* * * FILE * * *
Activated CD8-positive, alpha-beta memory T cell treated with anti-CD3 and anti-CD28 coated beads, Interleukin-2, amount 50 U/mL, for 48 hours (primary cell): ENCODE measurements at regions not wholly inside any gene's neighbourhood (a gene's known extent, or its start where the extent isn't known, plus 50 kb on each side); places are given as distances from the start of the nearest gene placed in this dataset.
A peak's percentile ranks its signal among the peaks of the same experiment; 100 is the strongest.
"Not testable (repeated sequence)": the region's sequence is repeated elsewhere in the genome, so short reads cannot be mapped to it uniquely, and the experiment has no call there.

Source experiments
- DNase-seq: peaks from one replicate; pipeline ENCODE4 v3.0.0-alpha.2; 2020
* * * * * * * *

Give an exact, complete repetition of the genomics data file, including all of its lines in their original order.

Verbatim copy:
Activated CD8-positive, alpha-beta memory T cell treated with anti-CD3 and anti-CD28 coated beads, Interleukin-2, amount 50 U/mL, for 48 hours (primary cell): ENCODE measurements at regions not wholly inside any gene's neighbourhood (a gene's known extent, or its start where the extent isn't known, plus 50 kb on each side); places are given as distances from the start of the nearest gene placed in this dataset.
A peak's percentile ranks its signal among the peaks of the same experiment; 100 is the strongest.
"Not testable (repeated sequence)": the region's sequence is repeated elsewhere in the genome, so short reads cannot be mapped to it uniquely, and the experiment has no call there.

Source experiments
- DNase-seq: peaks from one replicate; pipeline ENCODE4 v3.0.0-alpha.2; 2020